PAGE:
So you’re eating clean and healthy, working out regularly, restricting your calorie intake, staying hydrated and active throughout the day, but the weight loss needle is simply refusing to budge?
During this introspection, did it occur to you even once that your sleeping habits could be a factor hindering your progress? It didn’t, we bet. Your non-seriousness towards sleep is what’s probably hampering your weight-loss journey.
The National Sleep Foundation recommends 7-9 hours of sleep every night for adults. Anything less than that can lead to weight gain. Here’s how:
1. Poor sleep can make you hog food like a beast
Now, there are two ways to look at this situation.
Firstly, as per a 2016 study published in the journal Sleep, lack of sleep can put the body under stress and increase the levels of the stress hormone, cortisol. This, in turn, can boost the production of ghrelin, the hunger hormone in the body and increase your appetite.
Secondly, sleep deprivation can also make your brain more sensitive to food stimuli according to a study published in the American Journal of Nutrition, thereby making it difficult for you to control food cravings.
Needless to say, both these factors can lead to an increase in your caloric intake and well—an increase in your waist size too. Oops!
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2. God forbid, it can cause diabetes too
According to a study published in the journal Endocrinology and Metabolism Clinics, poor sleep can cause insulin resistance. Basically, the insulin hormone is responsible for carrying sugar from your blood to various organs in order to provide energy to them to perform their functions.
In case of insulin resistance though, the sugar remains in the bloodstream, as a result of which, the blood sugar levels increase and the body produces more insulin. While the former can lead to type-2 diabetes, the latter can lead to increased hunger and encourage the cells to store more energy as fat.
3. Your metabolism may not be spared either
The wrath of inadequate sleep spares none and your metabolism is no exception to the rule. Nope, not even your resting metabolism, which basically dictates the number of calories you burn while resting and supporting basic bodily functions such as breathing, circulating blood, organ functions, and basic neurological functions.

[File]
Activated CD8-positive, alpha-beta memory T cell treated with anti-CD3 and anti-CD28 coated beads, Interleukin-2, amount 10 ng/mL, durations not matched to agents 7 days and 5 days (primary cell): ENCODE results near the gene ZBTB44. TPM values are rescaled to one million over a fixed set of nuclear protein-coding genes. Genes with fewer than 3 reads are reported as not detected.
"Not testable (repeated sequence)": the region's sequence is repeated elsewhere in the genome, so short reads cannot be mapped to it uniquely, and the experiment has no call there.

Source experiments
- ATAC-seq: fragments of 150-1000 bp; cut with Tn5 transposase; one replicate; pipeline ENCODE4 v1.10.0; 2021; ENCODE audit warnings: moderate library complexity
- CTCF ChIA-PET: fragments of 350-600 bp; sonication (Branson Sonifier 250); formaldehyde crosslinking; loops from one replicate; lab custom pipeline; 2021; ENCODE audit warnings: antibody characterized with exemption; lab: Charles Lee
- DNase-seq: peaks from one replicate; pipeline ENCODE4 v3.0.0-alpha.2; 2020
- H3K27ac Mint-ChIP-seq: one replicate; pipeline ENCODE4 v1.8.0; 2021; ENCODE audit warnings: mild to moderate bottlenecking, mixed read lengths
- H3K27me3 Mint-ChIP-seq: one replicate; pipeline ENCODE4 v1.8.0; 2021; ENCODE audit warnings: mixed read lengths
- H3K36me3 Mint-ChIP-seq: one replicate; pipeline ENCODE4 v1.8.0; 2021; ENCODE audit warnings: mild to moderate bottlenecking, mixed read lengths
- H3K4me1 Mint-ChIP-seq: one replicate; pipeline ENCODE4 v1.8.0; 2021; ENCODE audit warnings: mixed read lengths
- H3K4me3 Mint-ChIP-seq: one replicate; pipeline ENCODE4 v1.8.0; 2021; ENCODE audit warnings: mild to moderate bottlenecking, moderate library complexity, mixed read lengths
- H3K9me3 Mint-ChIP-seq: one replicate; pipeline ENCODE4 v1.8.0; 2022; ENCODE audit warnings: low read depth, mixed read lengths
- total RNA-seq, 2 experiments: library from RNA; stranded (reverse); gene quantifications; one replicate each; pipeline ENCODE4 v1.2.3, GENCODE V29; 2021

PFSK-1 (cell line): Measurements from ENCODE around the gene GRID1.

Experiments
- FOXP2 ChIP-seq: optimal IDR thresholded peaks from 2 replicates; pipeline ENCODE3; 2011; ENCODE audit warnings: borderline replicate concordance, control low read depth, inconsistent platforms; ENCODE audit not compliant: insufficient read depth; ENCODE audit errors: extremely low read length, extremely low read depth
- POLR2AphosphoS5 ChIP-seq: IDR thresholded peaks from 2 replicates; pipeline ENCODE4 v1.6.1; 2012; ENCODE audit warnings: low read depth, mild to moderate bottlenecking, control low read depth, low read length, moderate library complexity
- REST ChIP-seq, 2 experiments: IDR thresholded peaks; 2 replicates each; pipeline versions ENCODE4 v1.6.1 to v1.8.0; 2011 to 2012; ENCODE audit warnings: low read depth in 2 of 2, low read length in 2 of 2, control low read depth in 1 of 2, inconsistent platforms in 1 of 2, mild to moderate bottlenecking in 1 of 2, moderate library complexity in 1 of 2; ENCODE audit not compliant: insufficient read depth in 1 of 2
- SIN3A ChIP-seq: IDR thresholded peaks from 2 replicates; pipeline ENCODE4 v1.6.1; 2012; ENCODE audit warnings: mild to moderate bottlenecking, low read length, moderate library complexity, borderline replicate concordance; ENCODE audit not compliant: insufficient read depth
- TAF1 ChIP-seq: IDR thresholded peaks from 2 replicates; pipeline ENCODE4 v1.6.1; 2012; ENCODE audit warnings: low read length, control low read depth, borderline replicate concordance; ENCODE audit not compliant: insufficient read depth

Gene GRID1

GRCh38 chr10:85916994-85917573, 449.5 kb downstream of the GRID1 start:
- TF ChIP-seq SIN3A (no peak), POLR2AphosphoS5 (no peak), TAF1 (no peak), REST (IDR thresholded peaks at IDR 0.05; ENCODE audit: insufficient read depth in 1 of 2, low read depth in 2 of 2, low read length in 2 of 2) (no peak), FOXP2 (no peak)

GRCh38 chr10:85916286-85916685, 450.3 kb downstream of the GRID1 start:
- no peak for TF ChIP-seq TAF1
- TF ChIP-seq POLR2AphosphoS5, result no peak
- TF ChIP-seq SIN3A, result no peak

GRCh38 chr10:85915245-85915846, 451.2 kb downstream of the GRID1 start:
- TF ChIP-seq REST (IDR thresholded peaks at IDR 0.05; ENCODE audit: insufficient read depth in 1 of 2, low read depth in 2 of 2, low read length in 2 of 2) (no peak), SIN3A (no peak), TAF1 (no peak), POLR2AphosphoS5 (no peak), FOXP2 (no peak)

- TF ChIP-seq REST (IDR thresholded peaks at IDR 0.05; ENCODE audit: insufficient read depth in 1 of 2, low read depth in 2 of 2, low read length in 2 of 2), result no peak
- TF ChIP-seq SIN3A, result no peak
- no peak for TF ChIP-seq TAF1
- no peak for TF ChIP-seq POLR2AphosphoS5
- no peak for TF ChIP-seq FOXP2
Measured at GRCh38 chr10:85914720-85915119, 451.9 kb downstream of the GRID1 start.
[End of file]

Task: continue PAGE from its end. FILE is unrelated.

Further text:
According to a study published in the journal Obesity, sleep deprivation can lead to a slower resting metabolic rate (RMR).
In fact, it can even slow down your active metabolic rate which is responsible for expending calories while you sit, stand, walk, and exercise.
This is because according to a study published in the journal Annals of Internal Medicine, sleep deprivation can lead to muscle loss, and y’all know how important healthy muscles are for calorie-burning and fast metabolism, right?
4. Your workouts may suffer too
There’s no denying the fact that proper sleep can make you feel fresh and active. So, if you’re sleep-deprived, what makes you think you’d have the energy to pull off a great workout or even feel like going for one in the first place with all that fatigue and sleepiness kicking in?
So, does this mean you can sleep to your heart’s content?
Well, if you think these reasons are your free pass to sleep to your heart’s content, you’re highly, highly mistaken. According to numerous studies including the one published in the journal Sleep in 2008, oversleeping can lead to weight gain, fluctuations in blood sugar levels, insulin resistance, and type-2 diabetes as well.
In fact, several studies have highlighted how oversleeping can be a result of an underlying medical condition such as anemia and depression, in which case proper diagnosis and treatment is required.
Sleeping for 7-9 hours a night—every night—at the same time—consistently—is what’s going to help you keep your weight in check and prevent health problems such as diabetes and insulin resistance.
Not to mention, you’ve also got to ensure that the quality of sleep is good and deep. This can be achieved using science-backed ways such as sleeping in complete darkness, keeping smartphones aside, limiting your caffeine intake, avoiding irregular/long day naps, keeping your sleep timings consistent, exercising, and eating a balanced diet.